Feb 1, 2024
NASA is wrapping up the initial phase of its Fission Surface Power Project, which focused on developing concept designs for a small, electricity-generating nuclear fission reactor that could be used during a future demonstration on the Moon and to inform future designs for Mars.
NASA awarded three $5 million contracts in 2022, tasking each commercial partner with developing an initial design that included the reactor; its power conversion, heat rejection, and power management and distribution systems; estimated costs; and a development schedule that could pave the way for powering a sustained human presence on the lunar surface for at least 10 years.
“A demonstration of a nuclear power source on the Moon is required to show that it is a safe, clean, reliable option,” said Trudy Kortes, program director, Technology Demonstration Missions within NASA’s Space Technology Mission Directorate at NASA Headquarters in Washington. “The lunar night is challenging from a technical perspective, so having a source of power such as this nuclear reactor, which operates independent of the Sun, is an enabling option for long-term exploration and science efforts on the Moon.”
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While solar power systems have limitations on the Moon, a nuclear reactor could be placed in permanently shadowed areas (where there may be water ice) or generate power continuously during lunar nights, which are 14-and-a-half Earth days long.
NASA designed the requirements for this initial reactor to be open and flexible to maintain the commercial partners’ ability to bring creative approaches for technical review.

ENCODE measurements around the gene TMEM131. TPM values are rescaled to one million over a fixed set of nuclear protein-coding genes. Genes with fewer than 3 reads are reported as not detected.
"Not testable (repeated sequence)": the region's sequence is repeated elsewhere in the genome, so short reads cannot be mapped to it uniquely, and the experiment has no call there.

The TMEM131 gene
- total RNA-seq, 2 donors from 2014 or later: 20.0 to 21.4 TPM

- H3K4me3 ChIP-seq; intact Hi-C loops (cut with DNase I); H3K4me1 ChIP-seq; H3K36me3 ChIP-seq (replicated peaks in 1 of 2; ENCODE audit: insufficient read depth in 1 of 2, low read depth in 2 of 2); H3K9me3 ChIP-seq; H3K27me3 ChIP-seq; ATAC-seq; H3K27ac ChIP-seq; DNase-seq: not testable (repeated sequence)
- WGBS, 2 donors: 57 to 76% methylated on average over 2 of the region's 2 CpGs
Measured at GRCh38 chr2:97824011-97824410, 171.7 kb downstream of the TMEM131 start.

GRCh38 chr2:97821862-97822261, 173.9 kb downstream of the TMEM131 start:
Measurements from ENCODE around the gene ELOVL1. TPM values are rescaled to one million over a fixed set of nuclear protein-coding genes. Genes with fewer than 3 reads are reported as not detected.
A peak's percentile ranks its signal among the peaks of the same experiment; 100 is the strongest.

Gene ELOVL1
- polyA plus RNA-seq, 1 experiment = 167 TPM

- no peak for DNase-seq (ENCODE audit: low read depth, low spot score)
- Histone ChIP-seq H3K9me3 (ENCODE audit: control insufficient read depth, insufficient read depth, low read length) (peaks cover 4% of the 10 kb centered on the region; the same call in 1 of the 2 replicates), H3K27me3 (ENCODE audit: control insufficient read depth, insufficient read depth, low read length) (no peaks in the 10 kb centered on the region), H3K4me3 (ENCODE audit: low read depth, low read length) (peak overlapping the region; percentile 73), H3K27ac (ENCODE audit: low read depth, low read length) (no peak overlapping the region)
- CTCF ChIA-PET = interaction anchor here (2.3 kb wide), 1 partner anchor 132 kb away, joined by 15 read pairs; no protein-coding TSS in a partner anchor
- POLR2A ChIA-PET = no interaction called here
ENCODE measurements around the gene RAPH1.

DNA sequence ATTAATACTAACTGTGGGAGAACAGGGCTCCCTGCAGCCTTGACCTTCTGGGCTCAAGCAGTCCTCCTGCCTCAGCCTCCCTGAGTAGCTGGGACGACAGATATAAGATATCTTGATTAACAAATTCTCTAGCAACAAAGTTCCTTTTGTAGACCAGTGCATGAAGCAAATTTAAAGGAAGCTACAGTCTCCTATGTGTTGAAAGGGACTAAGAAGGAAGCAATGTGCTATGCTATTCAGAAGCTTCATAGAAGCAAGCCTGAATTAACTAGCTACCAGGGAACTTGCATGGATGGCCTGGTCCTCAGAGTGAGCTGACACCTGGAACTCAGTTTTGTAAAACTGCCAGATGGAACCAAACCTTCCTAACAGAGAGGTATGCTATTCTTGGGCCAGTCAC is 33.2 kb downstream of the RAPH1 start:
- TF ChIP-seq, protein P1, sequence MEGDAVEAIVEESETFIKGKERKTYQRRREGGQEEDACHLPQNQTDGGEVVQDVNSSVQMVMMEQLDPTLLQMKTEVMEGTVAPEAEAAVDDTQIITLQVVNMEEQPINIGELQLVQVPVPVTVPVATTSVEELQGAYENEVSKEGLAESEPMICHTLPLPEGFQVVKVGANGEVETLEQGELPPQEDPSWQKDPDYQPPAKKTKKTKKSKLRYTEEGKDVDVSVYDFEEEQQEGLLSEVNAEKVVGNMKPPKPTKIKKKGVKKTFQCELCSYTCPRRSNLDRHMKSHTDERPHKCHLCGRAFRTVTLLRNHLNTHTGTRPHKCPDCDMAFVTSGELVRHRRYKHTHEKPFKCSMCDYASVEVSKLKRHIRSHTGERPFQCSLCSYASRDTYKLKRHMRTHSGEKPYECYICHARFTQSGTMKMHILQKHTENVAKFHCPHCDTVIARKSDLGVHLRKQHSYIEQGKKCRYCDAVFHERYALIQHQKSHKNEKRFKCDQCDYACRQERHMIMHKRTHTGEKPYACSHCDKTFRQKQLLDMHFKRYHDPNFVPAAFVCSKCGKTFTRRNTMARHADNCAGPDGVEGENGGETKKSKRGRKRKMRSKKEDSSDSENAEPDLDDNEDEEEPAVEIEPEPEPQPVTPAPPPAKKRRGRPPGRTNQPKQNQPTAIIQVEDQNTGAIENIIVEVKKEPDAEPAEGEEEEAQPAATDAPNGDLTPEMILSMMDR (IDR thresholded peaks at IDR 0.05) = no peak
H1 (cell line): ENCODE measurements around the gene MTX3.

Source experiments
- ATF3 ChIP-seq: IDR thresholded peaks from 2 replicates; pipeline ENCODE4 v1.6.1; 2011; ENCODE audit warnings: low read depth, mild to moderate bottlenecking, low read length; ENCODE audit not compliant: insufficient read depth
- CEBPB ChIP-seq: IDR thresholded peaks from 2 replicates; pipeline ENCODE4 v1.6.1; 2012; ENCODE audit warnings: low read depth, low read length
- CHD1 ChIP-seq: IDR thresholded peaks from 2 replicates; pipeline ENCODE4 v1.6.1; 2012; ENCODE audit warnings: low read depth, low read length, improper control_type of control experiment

“There was a healthy variety of approaches; they were all very unique from each other,” said Lindsay Kaldon, Fission Surface Power project manager at NASA’s Glenn Research Center in Cleveland. “We didn’t give them a lot of requirements on purpose because we wanted them to think outside the box.”
However, NASA did specify that the reactor should stay under six metric tons and be able to produce 40 kilowatts (kW) of electrical power, ensuring enough for demonstration purposes and additional power available for running lunar habitats, rovers, backup grids, or science experiments. In the U.S., 40 kW can, on average, provide electrical power for 33 households.
NASA also set a goal that the reactor should be capable of operating for a decade without human intervention, which is key to its success. Safety, especially concerning radiation dose and shielding, is another key driver for the design.
Beyond the set requirements, the partnerships envisioned how the reactor would be remotely powered on and controlled. They identified potential faults and considered different types of fuels and configurations. Having terrestrial nuclear companies paired with companies with expertise in space made for a wide range of ideas.
NASA plans to extend the three Phase 1 contracts to gather more information before Phase 2, when industry will be solicited to design the final reactor to demonstrate on the Moon. This additional knowledge will help the agency set the Phase 2 requirements, Kaldon says.
“We’re getting a lot of information from the three partners,” Kaldon said. “We’ll have to take some time to process it all and see what makes sense going into Phase 2 and levy the best out of Phase 1 to set requirements to design a lower-risk system moving forward.”
Open solicitation for Phase 2 is planned for 2025.
After Phase 2, the target date for delivering a reactor to the launch pad is in the early 2030s. On the Moon, the reactor will complete a one-year demonstration followed by nine operational years. If all goes well, the reactor design may be updated for potential use on Mars.
Beyond gearing up for Phase 2, NASA recently awarded Rolls Royce North American Technologies, Brayton Energy, and General Electric contracts to develop Brayton power converters.
Thermal power produced during nuclear fission must be converted to electricity before use. Brayton converters solve this by using differences in heat to rotate turbines within the converters. However, current Brayton converters waste a lot of heat, so NASA has challenged companies to make these engines more efficient.